DSM 5 eliminated the diagnostic category ASPERGER’S DISORDER and lumped it with a more general category of AUTISM SPECTRUM DISORDER. “Asperger’s Syndrome” is still a part of World Health Organization’s (WHO) ICD-10, which does not contain diagnostic criteria, except for the “Diagnostic Criteria for Research”, which are presented below:


ICD-10 DIAGNOSTIC CRITERIA FOR RESEARCH

F84.5 Asperger's syndrome

A. A lack of any clinically significant general delay in spoken or receptive language or cognitive development. Diagnosis requires that single words should have developed by two years of age or earlier and that communicative phrases be used by three years of age or earlier. Self-help skills, adaptive behaviour and curiosity about the environment during the first three years should be at a level consistent with normal intellectual development. However, motor milestones may be somewhat delayed and motor clumsiness is usual (although not a necessary diagnostic feature). Isolated special skills, often related to abnormal preoccupations, are common, but are not required for diagnosis.

B. Qualitative abnormalities in reciprocal social interaction (criteria as for autism).

C. An unusually intense circumscribed interest or restricted, repetitive, and stereotyped patterns of behaviour, interests and activities (criteria as for autism; however it would be less usual for these to include either motor mannerisms or preoccupations with part- objects or non-functional elements of play materials).

D. The disorder is not attributable to the other varieties of pervasive developmental disorder; schizotypal disorder (F21); simple schizophrenia (F20.6); reactive and disinhibited attachment disorder of childhood (F94.1 and .2); obsessional personality disorder (F60.5); obsessive-compulsive disorder (F42).



DSM-IV DIAGNOSTIC CRITERIA FOR ASPERGER'S DISORDER

A.Qualitative impairment in social interaction, as manifested by at least two of the following:

(1) marked impairment in the use of multiple nonverbal behaviors such as eye-to-eye gaze, facial expression, body postures, and gestures to regulate social interaction
(2) failure to develop peer relationships appropriate to developmental level
(3) a lack of spontaneous seeking to share enjoyment, interests, or achievements with other people (e.g., by a lack of showing, bringing, or pointing out objects of interest to other people)
(4) lack of social or emotional reciprocity

B.Restricted repetitive and stereotyped patterns of behavior, interests, and activities, as manifested by at least one of the following:

(1) encompassing preoccupation with one or more stereotyped and restricted patterns of interest that is abnormal either in intensity or focus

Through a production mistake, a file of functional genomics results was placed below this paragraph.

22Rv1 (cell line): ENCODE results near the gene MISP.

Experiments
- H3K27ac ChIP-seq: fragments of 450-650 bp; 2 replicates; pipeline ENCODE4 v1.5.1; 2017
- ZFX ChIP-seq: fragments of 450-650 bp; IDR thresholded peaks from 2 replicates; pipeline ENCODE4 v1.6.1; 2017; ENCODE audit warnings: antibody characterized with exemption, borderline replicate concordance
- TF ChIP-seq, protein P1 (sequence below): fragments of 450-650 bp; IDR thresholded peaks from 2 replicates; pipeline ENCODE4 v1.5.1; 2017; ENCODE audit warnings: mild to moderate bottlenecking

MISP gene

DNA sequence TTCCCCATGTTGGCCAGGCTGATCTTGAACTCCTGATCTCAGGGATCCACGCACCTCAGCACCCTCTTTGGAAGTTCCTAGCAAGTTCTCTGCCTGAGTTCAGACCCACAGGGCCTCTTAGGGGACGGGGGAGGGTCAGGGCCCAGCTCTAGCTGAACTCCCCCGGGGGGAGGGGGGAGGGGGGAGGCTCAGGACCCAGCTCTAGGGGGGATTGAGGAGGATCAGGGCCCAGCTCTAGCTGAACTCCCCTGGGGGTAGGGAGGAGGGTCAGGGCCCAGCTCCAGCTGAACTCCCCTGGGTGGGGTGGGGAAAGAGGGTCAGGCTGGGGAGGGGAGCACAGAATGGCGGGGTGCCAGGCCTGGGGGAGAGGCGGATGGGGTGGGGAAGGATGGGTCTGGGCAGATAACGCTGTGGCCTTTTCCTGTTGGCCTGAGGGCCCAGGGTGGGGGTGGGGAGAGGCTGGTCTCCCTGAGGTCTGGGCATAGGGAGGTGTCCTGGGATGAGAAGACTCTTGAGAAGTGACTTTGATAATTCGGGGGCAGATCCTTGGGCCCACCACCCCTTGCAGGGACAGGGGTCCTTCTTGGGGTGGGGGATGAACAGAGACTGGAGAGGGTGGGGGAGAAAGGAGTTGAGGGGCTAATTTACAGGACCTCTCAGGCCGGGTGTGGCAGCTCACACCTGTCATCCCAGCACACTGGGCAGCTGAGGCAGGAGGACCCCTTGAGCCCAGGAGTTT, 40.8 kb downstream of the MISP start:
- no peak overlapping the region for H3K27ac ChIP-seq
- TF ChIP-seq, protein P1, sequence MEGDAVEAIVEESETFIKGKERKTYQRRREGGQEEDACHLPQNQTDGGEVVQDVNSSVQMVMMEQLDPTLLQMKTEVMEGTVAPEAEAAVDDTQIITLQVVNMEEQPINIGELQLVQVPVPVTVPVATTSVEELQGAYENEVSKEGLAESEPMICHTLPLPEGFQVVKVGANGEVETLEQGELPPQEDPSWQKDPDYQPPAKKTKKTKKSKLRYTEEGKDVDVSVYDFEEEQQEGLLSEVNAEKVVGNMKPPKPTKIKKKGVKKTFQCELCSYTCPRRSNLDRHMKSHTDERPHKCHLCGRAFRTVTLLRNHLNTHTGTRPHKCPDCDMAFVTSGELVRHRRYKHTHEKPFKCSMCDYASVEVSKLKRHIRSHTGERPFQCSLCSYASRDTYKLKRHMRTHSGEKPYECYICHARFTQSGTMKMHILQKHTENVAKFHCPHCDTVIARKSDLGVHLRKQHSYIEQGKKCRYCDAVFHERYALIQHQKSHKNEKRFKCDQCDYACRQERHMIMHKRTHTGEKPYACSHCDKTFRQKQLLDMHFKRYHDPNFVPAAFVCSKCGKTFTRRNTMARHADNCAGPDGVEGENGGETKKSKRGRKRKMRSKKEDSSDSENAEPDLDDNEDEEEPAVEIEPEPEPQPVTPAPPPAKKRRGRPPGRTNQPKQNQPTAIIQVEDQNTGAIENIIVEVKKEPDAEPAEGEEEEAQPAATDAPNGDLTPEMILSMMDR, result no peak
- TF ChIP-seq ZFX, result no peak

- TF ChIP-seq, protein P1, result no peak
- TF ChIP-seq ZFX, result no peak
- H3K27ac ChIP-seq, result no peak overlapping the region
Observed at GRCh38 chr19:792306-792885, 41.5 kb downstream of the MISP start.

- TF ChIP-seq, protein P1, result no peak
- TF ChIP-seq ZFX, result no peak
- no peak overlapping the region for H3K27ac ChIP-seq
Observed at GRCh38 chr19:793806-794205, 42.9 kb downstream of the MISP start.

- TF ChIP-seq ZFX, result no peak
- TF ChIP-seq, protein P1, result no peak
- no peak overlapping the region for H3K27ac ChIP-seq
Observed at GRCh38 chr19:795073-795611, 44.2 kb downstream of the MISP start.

(2) apparently inflexible adherence to specific, nonfunctional routines or rituals
(3) stereotyped and repetitive motor mannerisms (e.g., hand or finger flapping or twisting, or complex whole-body movements)
(4) persistent preoccupation with parts of objects

C.The disturbance causes clinically significant impairment in social, occupational, or other important areas of functioning.

D.There is no clinically significant general delay in language (e.g., single words used by age 2 years, communicative phrases used by age 3 years).

E.There is no clinically significant delay in cognitive development or in the development of age-appropriate self-help skills, adaptive behavior (other than in social interaction), and curiosity about the environment in childhood.

F.Criteria are not met for another specific Pervasive Developmental Disorder or Schizophrenia.



GILLBERG'S CRITERIA FOR ASPERGER'S DISORDER (SYNDROME)

1.Severe impairment in reciprocal social interaction
(at least two of the following)
(a) inability to interact with peers
(b) lack of desire to interact with peers
(c) lack of appreciation of social cues
(d) socially and emotionally inappropriate behavior

2.All-absorbing narrow interest
(at least one of the following)
(a) exclusion of other activities
(b) repetitive adherence
(c) more rote than meaning

3.Imposition of routines and interests
(at least one of the following)
(a) on self, in aspects of life
(b) on others

4.Speech and language problems
(at least three of the following)
(a) delayed development
(b) superficially perfect expressive language
(c) formal, pedantic language
(d) odd prosody, peculiar voice characteristics
(e) impairment of comprehension including misinterpretations of literal/implied meanings

5.Non-verbal communication problems
(at least one of the following)
(a) limited use of gestures
(b) clumsy/gauche body language
(c) limited facial expression
(d) inappropriate expression
(e) peculiar, stiff gaze

6.Motor clumsiness: poor performance on neurodevelopmental examination

(All six criteria must be met for confirmation of diagnosis.)